Childhood asthma and return to school in Sydney, Australia.

Abstract

OBJECTIVES To describe the seasonal pattern of hospital admissions for childhood asthma in Sydney, Australia and investigate the relationship between these admissions and time of return to school. STUDY DESIGN Time-series analysis of daily hospital admissions for childhood asthma in Sydney from 1994 to 2000. METHODS We defined the time series of all asthma-related hospital admissions in Sydney between 1994 and 2000 for age groups 1-4 and 5-14 years. We analysed the time series for each age group using a generalized additive model with a log-link function, an offset term and quasi-likelihood estimation. Daily admissions were modelled using penalised regression splines adjusting for long term trends, school terms and holidays, weekday and influenza epidemics. RESULTS After adjusting for potential confounding, the risk of asthma admission increased to a peak between 2 and 4 weeks after the first day of school in each term and varied between 1.5 and 3 times the risk prior to return to school for both age groups. The largest increase in asthma risk occurring in term one after the long summer holiday. The increase in admission risk began soon after the first day of school of each term for school age children 5-14 years, but not in pre-school age children 1-4 years. CONCLUSIONS Returning to school after term holidays is strongly associated with increased risk of hospital admissions for asthma in children, especially following the long summer holiday. Preventive measures focused on return to school have the potential to substantially decrease admissions for asthma in children.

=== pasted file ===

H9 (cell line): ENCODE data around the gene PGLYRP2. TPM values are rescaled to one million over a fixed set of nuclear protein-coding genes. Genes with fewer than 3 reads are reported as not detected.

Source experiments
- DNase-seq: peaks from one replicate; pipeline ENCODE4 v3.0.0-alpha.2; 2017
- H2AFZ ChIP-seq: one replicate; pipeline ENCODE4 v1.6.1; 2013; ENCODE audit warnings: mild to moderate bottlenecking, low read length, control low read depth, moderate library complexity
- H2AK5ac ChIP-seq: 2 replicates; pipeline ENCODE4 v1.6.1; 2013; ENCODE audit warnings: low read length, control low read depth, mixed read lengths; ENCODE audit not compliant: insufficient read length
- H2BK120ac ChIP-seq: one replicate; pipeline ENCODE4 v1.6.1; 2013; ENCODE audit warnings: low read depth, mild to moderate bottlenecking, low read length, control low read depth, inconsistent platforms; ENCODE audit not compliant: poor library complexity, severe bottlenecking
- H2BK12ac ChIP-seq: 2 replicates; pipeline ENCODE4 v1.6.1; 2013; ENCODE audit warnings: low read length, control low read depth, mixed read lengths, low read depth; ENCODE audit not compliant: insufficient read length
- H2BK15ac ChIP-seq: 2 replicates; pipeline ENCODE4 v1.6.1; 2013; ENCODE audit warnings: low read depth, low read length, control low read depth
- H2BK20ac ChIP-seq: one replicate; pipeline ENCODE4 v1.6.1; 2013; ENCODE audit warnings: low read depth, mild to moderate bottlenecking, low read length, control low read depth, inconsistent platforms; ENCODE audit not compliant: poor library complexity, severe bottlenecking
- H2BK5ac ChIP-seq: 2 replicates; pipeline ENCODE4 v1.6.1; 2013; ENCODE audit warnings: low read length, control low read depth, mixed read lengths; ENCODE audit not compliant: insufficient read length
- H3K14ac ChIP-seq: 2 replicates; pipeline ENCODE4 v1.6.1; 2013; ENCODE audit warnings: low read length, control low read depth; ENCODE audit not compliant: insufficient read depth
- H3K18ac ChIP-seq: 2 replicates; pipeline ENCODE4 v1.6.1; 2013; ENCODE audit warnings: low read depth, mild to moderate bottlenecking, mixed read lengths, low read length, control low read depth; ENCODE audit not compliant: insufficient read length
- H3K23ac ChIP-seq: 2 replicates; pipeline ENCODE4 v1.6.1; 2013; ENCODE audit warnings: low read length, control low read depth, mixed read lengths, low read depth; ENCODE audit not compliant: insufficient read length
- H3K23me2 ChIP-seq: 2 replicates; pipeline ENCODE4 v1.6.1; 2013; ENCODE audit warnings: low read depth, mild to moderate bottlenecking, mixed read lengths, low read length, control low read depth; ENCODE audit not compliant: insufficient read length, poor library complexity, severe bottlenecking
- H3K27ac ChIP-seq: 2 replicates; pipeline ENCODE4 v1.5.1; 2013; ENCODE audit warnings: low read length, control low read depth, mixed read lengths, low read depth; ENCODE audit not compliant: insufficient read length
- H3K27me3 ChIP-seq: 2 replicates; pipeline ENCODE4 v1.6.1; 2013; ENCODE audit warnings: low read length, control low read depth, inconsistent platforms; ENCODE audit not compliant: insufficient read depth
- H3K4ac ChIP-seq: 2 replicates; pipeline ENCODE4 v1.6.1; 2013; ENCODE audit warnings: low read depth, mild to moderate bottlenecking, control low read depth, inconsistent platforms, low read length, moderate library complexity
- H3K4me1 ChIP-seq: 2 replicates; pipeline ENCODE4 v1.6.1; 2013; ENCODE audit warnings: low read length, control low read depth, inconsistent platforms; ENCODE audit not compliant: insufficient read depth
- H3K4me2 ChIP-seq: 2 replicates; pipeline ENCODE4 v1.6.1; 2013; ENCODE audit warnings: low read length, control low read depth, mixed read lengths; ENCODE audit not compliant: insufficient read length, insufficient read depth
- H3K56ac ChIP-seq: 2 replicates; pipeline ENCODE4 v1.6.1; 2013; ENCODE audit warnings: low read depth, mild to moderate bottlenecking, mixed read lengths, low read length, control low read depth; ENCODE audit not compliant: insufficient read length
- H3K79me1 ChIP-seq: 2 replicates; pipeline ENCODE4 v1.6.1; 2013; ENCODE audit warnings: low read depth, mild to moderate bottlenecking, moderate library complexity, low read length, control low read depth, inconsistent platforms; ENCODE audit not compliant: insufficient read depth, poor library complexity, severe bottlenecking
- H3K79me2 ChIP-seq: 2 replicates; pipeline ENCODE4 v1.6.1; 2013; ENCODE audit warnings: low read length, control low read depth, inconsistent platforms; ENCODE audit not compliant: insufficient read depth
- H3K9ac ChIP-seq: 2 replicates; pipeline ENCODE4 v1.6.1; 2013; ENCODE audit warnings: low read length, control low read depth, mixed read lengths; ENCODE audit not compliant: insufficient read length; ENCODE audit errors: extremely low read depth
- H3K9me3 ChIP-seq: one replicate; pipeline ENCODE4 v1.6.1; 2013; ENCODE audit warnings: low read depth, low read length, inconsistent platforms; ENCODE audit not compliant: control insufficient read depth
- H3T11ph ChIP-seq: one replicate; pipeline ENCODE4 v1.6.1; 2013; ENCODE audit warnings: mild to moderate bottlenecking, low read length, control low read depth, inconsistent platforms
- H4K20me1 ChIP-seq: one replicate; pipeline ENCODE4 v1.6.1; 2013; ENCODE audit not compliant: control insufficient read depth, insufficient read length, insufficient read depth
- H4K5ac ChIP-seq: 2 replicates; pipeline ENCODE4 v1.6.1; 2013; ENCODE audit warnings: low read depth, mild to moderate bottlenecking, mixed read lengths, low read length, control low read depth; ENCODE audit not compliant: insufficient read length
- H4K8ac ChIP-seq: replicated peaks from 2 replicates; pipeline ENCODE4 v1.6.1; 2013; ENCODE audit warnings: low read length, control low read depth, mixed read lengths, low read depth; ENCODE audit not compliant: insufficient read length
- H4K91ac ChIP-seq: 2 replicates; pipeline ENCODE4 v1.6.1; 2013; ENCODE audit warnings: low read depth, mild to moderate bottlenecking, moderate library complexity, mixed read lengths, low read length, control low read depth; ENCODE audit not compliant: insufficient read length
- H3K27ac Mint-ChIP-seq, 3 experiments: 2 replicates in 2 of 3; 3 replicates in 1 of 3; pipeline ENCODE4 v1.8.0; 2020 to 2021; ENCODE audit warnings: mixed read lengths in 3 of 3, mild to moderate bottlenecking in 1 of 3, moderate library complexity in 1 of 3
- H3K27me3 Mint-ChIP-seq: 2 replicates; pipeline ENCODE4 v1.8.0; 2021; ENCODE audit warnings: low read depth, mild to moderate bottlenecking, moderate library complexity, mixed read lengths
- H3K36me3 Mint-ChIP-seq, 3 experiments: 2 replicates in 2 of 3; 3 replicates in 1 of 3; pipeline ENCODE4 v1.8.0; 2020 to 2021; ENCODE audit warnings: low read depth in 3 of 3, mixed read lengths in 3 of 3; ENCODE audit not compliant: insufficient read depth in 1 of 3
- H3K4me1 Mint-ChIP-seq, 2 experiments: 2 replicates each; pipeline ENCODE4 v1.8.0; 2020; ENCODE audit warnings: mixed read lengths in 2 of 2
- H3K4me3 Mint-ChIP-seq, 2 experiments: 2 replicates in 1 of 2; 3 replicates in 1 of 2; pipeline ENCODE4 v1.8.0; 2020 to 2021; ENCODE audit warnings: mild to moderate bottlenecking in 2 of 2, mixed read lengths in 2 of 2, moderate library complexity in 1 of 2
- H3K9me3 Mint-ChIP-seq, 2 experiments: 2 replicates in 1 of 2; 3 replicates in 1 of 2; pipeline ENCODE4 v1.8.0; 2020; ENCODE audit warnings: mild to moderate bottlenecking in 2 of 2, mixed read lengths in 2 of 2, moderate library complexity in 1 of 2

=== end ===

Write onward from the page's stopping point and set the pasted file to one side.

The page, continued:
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@article{Lincoln2006ChildhoodAA, title={Childhood asthma and return to school in Sydney, Australia.}, author={Douglas J Lincoln and George Morgan and Vicky K Sheppeard and Bin B. Jalaludin and Sheila Corbett and John Roland Beard}, journal={Public health}, year={2006}, volume={120 9}, pages={854-62} }